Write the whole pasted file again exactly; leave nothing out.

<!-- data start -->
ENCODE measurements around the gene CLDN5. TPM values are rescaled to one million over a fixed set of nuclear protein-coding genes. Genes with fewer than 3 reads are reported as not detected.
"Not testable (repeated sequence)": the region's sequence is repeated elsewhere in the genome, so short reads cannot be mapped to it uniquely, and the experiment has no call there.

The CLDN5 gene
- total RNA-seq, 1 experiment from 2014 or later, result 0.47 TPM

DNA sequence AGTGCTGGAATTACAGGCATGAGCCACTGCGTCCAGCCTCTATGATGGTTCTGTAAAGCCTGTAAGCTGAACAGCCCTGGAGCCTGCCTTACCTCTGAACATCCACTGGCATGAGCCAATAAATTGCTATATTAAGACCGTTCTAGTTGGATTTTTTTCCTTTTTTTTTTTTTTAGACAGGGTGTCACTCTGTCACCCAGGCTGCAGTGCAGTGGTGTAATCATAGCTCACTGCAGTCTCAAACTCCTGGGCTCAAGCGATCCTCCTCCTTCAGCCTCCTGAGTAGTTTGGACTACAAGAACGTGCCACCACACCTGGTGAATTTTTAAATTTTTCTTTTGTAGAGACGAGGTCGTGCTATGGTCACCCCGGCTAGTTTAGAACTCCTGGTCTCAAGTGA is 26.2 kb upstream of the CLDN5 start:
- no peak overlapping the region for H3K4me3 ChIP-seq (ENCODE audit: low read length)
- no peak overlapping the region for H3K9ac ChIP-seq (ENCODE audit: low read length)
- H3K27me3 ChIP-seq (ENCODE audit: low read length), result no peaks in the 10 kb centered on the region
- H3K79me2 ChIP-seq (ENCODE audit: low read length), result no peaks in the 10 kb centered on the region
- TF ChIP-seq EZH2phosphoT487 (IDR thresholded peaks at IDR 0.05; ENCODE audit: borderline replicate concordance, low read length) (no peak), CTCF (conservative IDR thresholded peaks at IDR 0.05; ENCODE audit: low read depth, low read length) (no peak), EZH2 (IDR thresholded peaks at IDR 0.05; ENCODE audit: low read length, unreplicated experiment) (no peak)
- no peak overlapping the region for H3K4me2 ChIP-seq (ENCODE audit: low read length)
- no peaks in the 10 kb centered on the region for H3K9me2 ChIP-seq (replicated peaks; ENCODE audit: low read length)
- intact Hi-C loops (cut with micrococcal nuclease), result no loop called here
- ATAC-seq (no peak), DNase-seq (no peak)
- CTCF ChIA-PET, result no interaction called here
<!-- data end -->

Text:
ENCODE measurements around the gene CLDN5. TPM values are rescaled to one million over a fixed set of nuclear protein-coding genes. Genes with fewer than 3 reads are reported as not detected.
"Not testable (repeated sequence)": the region's sequence is repeated elsewhere in the genome, so short reads cannot be mapped to it uniquely, and the experiment has no call there.

The CLDN5 gene
- total RNA-seq, 1 experiment from 2014 or later, result 0.47 TPM

DNA sequence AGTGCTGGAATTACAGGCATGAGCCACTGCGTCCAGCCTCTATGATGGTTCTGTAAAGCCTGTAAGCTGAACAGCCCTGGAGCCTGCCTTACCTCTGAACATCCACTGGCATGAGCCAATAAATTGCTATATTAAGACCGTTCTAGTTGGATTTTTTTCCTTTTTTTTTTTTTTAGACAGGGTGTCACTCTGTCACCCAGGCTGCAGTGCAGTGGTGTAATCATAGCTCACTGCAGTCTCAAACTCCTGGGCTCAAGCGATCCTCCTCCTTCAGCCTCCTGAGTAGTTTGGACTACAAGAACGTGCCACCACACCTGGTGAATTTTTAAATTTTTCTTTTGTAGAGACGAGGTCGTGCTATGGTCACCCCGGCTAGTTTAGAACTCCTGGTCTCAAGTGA is 26.2 kb upstream of the CLDN5 start:
- no peak overlapping the region for H3K4me3 ChIP-seq (ENCODE audit: low read length)
- no peak overlapping the region for H3K9ac ChIP-seq (ENCODE audit: low read length)
- H3K27me3 ChIP-seq (ENCODE audit: low read length), result no peaks in the 10 kb centered on the region
- H3K79me2 ChIP-seq (ENCODE audit: low read length), result no peaks in the 10 kb centered on the region
- TF ChIP-seq EZH2phosphoT487 (IDR thresholded peaks at IDR 0.05; ENCODE audit: borderline replicate concordance, low read length) (no peak), CTCF (conservative IDR thresholded peaks at IDR 0.05; ENCODE audit: low read depth, low read length) (no peak), EZH2 (IDR thresholded peaks at IDR 0.05; ENCODE audit: low read length, unreplicated experiment) (no peak)
- no peak overlapping the region for H3K4me2 ChIP-seq (ENCODE audit: low read length)
- no peaks in the 10 kb centered on the region for H3K9me2 ChIP-seq (replicated peaks; ENCODE audit: low read length)
- intact Hi-C loops (cut with micrococcal nuclease), result no loop called here
- ATAC-seq (no peak), DNase-seq (no peak)
- CTCF ChIA-PET, result no interaction called here